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Sunday, June 26, 2022

Why squash will not recover from this spiral of decline that has been accelerated by pickleball and Covid

Bob Kingsley
Bob Kingsleyhttp://bobkingsley.com
Bob Kingsley was the Associate Director of the USSRA (now US Squash) back in the late 80s and early 90s. Today Bob teaches and plays squash on the only remaining court in Broome County in upstate New York. Read more of his articles at bobkingsley.com

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‘Squash has taken so many wrong turns during the 50-year cycle of life I have observed here in North America, one of them being to deliberately exclude the masses’ 
By BOB KINGSLEY (Squash Mad Correspondent, USA)

Like any useful analysis, only the passage of time can fully illuminate the entirety of history that defines the cycles of life. In this case I will examine the full-circle of the life of the sport of squash from my historic perspective which allows for well more than a half-century of observation.

Although I am USA-based, I think this analysis, in general, is accurate on both side of the Atlantic and around the squash world.

The overwhelming “bad rap” that dogged squash from the beginning was the elitist foundation of the game, a criticism rightly deserved. The British Empire put courts all over the world in the territories which they occupied and North Americans likewise brought the game with them to the states.

Courts required very specific construction detail, considerable materials, adequate space and protections from the elements while providing nothing more than entertainment for two players and usefulness for nothing more.

As a result of this expensive endeavour, only the wealthier clubs and associations could afford them and because of the restrictive nature of the membership of such, the exclusion of the masses was a built-in reality.

Only when the “fitness revolution” hit the USA in the early 1970s did YMCAs and other public health and sports clubs begin to transition their older and less-often used handball courts into racquetball, and then as the trends changed again into squash.

Racquetball was to squash in the 1970s what pickleball is to squash in the 2020s.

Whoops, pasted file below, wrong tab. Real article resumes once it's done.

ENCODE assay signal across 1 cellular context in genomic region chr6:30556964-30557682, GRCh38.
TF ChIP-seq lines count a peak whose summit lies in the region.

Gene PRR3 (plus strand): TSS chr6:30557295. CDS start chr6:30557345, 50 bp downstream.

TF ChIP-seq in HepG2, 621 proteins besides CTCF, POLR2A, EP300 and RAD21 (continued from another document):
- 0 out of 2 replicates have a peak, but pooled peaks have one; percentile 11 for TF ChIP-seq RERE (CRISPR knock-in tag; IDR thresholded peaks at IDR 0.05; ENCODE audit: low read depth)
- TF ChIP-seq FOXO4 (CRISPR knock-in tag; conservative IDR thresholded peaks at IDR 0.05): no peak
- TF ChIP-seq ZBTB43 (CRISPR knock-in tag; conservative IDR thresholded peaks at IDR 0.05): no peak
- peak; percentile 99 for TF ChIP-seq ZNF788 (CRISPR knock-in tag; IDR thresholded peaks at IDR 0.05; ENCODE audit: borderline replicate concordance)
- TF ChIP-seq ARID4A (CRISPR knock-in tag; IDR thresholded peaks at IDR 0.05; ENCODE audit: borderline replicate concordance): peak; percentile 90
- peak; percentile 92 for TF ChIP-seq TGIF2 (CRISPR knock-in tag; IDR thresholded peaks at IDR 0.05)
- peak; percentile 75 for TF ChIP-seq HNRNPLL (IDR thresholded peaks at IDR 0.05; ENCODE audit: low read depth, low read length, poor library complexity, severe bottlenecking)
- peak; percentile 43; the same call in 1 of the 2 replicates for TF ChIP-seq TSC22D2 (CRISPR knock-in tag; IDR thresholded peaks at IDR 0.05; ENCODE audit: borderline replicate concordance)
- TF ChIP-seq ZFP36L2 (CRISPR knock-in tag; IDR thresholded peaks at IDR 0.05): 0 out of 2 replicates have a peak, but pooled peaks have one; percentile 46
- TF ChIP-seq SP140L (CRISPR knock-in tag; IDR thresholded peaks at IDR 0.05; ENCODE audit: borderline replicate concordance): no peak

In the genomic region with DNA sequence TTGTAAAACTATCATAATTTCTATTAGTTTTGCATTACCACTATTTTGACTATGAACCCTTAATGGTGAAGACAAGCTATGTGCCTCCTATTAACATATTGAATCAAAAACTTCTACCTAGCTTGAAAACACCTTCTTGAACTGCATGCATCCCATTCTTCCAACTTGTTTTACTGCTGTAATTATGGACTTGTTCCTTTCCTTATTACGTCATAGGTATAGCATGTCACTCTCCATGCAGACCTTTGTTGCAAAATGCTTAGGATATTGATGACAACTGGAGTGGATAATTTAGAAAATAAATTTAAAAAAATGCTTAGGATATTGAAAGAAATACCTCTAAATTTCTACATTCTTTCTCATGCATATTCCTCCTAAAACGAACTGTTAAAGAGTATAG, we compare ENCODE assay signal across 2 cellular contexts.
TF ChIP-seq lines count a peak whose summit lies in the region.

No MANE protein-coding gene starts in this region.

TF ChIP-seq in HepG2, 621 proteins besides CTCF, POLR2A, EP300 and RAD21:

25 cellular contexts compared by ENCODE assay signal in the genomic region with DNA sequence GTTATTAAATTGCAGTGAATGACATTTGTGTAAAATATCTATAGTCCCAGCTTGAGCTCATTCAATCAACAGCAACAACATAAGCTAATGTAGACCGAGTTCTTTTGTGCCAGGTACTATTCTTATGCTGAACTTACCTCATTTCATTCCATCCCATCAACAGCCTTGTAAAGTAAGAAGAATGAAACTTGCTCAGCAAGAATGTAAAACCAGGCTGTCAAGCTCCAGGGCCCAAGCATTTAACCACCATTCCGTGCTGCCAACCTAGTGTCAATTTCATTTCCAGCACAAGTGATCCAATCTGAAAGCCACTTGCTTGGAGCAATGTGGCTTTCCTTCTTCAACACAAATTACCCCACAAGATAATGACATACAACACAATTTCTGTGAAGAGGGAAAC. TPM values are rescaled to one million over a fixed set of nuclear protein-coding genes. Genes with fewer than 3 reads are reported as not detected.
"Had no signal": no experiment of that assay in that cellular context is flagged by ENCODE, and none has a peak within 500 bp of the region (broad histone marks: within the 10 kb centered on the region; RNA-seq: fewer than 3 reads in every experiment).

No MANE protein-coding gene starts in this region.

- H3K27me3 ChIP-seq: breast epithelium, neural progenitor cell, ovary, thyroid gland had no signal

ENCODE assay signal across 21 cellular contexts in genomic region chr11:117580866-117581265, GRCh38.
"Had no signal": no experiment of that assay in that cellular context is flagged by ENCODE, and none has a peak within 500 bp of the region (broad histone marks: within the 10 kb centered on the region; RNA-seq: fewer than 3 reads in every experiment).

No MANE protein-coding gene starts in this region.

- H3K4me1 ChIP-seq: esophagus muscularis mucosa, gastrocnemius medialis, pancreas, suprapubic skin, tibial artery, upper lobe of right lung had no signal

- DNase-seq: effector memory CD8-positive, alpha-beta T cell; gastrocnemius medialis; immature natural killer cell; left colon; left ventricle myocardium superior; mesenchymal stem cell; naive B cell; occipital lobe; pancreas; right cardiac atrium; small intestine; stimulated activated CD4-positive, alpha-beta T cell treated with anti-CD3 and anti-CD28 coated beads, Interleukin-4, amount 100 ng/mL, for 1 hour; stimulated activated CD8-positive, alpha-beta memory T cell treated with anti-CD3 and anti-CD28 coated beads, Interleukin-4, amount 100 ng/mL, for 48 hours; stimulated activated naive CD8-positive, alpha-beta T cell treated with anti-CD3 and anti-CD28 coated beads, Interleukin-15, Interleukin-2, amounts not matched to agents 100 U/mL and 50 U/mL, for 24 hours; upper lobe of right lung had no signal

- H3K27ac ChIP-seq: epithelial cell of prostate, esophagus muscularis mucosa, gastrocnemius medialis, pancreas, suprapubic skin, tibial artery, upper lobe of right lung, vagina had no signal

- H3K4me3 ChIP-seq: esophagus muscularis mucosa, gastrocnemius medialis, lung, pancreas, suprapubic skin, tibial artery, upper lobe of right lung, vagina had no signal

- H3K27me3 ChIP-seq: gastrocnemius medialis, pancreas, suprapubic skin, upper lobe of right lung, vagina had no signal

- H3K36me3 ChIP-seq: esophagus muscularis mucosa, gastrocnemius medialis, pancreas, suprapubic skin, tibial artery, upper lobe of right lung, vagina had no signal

So while the public facilities arguably saved squash for the masses, the problem was greater however than simple access. The problem was how hard the game is to learn and beyond that sizeable hurdle, how really difficult it is to become proficient.

Both racquetball and pickleball offer a much abbreviated learning-curve, almost instant gratification and exercise hiding in an easy-to-play game. Squash demands a certain intensity combined with determination and athletic ability that cannot exist without the added necessity of a sense of sportsmanship unlike any other game. These requirements cull the available pool of participants from few to very few.

Because pickleball often uses existing tennis courts with only the need of a few lines of tape to define the smaller playing surface, instant expansion is possible on any public or private tennis court, of which plenty are available. Additionally, doubles seems to be the game of choice and because the ball is large and bounces easily and the paddles are short and the court is small, even older, non-traditional athlete participants can learn and learn quickly while having fun.

The onset of the Covid epidemic is the typically cited reason for the demise of the participation decline in squash and no doubt that didn’t help any but that said, the decline was already in progress.

Faced with the financial pressures of locked-down sport facilities, obviously zero income resulted in many clubs closing permanently, but prior to Covid, courts were giving way to calls for more density-per-foot of space in order to generate more income.

Around 25 stationary bikes can fit in a squash court. Only two players take up all of that space so doing the math determines how that space gets used when the reality of finance and profit are considered.